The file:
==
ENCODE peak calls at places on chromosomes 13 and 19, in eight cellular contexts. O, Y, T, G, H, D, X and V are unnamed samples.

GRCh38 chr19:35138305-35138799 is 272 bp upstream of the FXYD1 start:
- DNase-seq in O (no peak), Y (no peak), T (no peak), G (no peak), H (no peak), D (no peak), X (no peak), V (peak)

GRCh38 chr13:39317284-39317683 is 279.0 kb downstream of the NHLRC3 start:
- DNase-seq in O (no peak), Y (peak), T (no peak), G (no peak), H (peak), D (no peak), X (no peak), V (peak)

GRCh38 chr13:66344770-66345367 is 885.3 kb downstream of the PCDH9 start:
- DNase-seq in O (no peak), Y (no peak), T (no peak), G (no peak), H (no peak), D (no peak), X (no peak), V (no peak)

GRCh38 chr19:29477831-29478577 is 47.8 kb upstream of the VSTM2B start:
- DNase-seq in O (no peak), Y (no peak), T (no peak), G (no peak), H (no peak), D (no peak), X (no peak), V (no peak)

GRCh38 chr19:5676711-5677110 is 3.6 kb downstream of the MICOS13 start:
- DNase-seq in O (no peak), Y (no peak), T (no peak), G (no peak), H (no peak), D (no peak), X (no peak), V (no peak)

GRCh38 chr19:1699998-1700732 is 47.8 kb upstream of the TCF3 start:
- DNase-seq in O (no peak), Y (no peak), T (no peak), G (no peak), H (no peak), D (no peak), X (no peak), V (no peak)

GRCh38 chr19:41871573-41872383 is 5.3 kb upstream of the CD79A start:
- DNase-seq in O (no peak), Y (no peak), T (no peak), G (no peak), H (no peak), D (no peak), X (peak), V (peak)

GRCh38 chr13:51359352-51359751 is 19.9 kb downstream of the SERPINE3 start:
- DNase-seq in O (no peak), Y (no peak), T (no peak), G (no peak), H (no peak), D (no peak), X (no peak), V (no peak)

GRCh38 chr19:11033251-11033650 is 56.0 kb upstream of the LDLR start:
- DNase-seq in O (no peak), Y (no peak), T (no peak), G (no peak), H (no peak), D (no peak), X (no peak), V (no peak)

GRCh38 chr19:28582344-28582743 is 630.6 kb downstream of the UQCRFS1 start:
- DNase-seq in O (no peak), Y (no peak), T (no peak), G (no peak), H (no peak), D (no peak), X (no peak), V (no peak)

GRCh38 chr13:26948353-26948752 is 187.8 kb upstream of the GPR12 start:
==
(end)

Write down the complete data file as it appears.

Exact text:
ENCODE peak calls at places on chromosomes 13 and 19, in eight cellular contexts. O, Y, T, G, H, D, X and V are unnamed samples.

GRCh38 chr19:35138305-35138799 is 272 bp upstream of the FXYD1 start:
- DNase-seq in O (no peak), Y (no peak), T (no peak), G (no peak), H (no peak), D (no peak), X (no peak), V (peak)

GRCh38 chr13:39317284-39317683 is 279.0 kb downstream of the NHLRC3 start:
- DNase-seq in O (no peak), Y (peak), T (no peak), G (no peak), H (peak), D (no peak), X (no peak), V (peak)

GRCh38 chr13:66344770-66345367 is 885.3 kb downstream of the PCDH9 start:
- DNase-seq in O (no peak), Y (no peak), T (no peak), G (no peak), H (no peak), D (no peak), X (no peak), V (no peak)

GRCh38 chr19:29477831-29478577 is 47.8 kb upstream of the VSTM2B start:
- DNase-seq in O (no peak), Y (no peak), T (no peak), G (no peak), H (no peak), D (no peak), X (no peak), V (no peak)

GRCh38 chr19:5676711-5677110 is 3.6 kb downstream of the MICOS13 start:
- DNase-seq in O (no peak), Y (no peak), T (no peak), G (no peak), H (no peak), D (no peak), X (no peak), V (no peak)

GRCh38 chr19:1699998-1700732 is 47.8 kb upstream of the TCF3 start:
- DNase-seq in O (no peak), Y (no peak), T (no peak), G (no peak), H (no peak), D (no peak), X (no peak), V (no peak)

GRCh38 chr19:41871573-41872383 is 5.3 kb upstream of the CD79A start:
- DNase-seq in O (no peak), Y (no peak), T (no peak), G (no peak), H (no peak), D (no peak), X (peak), V (peak)

GRCh38 chr13:51359352-51359751 is 19.9 kb downstream of the SERPINE3 start:
- DNase-seq in O (no peak), Y (no peak), T (no peak), G (no peak), H (no peak), D (no peak), X (no peak), V (no peak)

GRCh38 chr19:11033251-11033650 is 56.0 kb upstream of the LDLR start:
- DNase-seq in O (no peak), Y (no peak), T (no peak), G (no peak), H (no peak), D (no peak), X (no peak), V (no peak)

GRCh38 chr19:28582344-28582743 is 630.6 kb downstream of the UQCRFS1 start:
- DNase-seq in O (no peak), Y (no peak), T (no peak), G (no peak), H (no peak), D (no peak), X (no peak), V (no peak)

GRCh38 chr13:26948353-26948752 is 187.8 kb upstream of the GPR12 start: